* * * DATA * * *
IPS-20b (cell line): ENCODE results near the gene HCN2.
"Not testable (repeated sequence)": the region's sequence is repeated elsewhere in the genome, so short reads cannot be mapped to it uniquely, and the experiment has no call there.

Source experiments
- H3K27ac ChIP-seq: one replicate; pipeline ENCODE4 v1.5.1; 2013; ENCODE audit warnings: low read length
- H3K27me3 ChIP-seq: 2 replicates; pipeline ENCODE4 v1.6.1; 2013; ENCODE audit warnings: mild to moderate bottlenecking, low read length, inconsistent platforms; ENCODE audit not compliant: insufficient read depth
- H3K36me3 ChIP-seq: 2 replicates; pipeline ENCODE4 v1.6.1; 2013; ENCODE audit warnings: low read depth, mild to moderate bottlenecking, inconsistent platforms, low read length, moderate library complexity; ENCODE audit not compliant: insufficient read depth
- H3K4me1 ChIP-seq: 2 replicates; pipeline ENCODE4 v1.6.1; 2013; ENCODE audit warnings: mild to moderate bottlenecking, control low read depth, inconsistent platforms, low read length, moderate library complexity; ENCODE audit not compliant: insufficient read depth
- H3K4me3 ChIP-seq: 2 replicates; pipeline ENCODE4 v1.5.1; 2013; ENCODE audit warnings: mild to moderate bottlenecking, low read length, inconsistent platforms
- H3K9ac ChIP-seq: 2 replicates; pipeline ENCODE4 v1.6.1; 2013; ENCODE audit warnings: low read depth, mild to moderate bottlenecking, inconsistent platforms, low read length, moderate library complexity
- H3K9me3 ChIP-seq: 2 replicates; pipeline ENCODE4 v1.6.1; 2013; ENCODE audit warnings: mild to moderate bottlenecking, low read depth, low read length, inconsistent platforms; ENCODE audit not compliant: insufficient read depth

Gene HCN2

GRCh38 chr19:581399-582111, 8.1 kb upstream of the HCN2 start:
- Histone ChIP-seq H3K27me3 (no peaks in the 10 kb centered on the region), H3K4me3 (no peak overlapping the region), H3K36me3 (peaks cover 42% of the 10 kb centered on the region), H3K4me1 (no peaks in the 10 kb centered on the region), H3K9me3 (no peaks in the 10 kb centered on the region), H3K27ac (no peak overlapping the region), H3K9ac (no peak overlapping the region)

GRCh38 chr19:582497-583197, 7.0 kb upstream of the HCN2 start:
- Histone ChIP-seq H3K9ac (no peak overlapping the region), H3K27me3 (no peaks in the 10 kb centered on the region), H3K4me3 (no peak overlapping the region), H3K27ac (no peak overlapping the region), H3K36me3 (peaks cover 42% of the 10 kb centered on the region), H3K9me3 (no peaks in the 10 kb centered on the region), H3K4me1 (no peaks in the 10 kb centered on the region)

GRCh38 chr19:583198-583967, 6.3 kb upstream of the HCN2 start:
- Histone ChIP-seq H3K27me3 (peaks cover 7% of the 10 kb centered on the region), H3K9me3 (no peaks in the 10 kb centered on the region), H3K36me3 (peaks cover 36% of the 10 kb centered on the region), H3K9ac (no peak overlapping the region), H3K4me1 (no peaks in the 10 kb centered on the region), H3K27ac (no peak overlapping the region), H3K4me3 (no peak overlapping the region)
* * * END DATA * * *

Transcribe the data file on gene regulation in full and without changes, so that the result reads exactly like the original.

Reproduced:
IPS-20b (cell line): ENCODE results near the gene HCN2.
"Not testable (repeated sequence)": the region's sequence is repeated elsewhere in the genome, so short reads cannot be mapped to it uniquely, and the experiment has no call there.

Source experiments
- H3K27ac ChIP-seq: one replicate; pipeline ENCODE4 v1.5.1; 2013; ENCODE audit warnings: low read length
- H3K27me3 ChIP-seq: 2 replicates; pipeline ENCODE4 v1.6.1; 2013; ENCODE audit warnings: mild to moderate bottlenecking, low read length, inconsistent platforms; ENCODE audit not compliant: insufficient read depth
- H3K36me3 ChIP-seq: 2 replicates; pipeline ENCODE4 v1.6.1; 2013; ENCODE audit warnings: low read depth, mild to moderate bottlenecking, inconsistent platforms, low read length, moderate library complexity; ENCODE audit not compliant: insufficient read depth
- H3K4me1 ChIP-seq: 2 replicates; pipeline ENCODE4 v1.6.1; 2013; ENCODE audit warnings: mild to moderate bottlenecking, control low read depth, inconsistent platforms, low read length, moderate library complexity; ENCODE audit not compliant: insufficient read depth
- H3K4me3 ChIP-seq: 2 replicates; pipeline ENCODE4 v1.5.1; 2013; ENCODE audit warnings: mild to moderate bottlenecking, low read length, inconsistent platforms
- H3K9ac ChIP-seq: 2 replicates; pipeline ENCODE4 v1.6.1; 2013; ENCODE audit warnings: low read depth, mild to moderate bottlenecking, inconsistent platforms, low read length, moderate library complexity
- H3K9me3 ChIP-seq: 2 replicates; pipeline ENCODE4 v1.6.1; 2013; ENCODE audit warnings: mild to moderate bottlenecking, low read depth, low read length, inconsistent platforms; ENCODE audit not compliant: insufficient read depth

Gene HCN2

GRCh38 chr19:581399-582111, 8.1 kb upstream of the HCN2 start:
- Histone ChIP-seq H3K27me3 (no peaks in the 10 kb centered on the region), H3K4me3 (no peak overlapping the region), H3K36me3 (peaks cover 42% of the 10 kb centered on the region), H3K4me1 (no peaks in the 10 kb centered on the region), H3K9me3 (no peaks in the 10 kb centered on the region), H3K27ac (no peak overlapping the region), H3K9ac (no peak overlapping the region)

GRCh38 chr19:582497-583197, 7.0 kb upstream of the HCN2 start:
- Histone ChIP-seq H3K9ac (no peak overlapping the region), H3K27me3 (no peaks in the 10 kb centered on the region), H3K4me3 (no peak overlapping the region), H3K27ac (no peak overlapping the region), H3K36me3 (peaks cover 42% of the 10 kb centered on the region), H3K9me3 (no peaks in the 10 kb centered on the region), H3K4me1 (no peaks in the 10 kb centered on the region)

GRCh38 chr19:583198-583967, 6.3 kb upstream of the HCN2 start:
- Histone ChIP-seq H3K27me3 (peaks cover 7% of the 10 kb centered on the region), H3K9me3 (no peaks in the 10 kb centered on the region), H3K36me3 (peaks cover 36% of the 10 kb centered on the region), H3K9ac (no peak overlapping the region), H3K4me1 (no peaks in the 10 kb centered on the region), H3K27ac (no peak overlapping the region), H3K4me3 (no peak overlapping the region)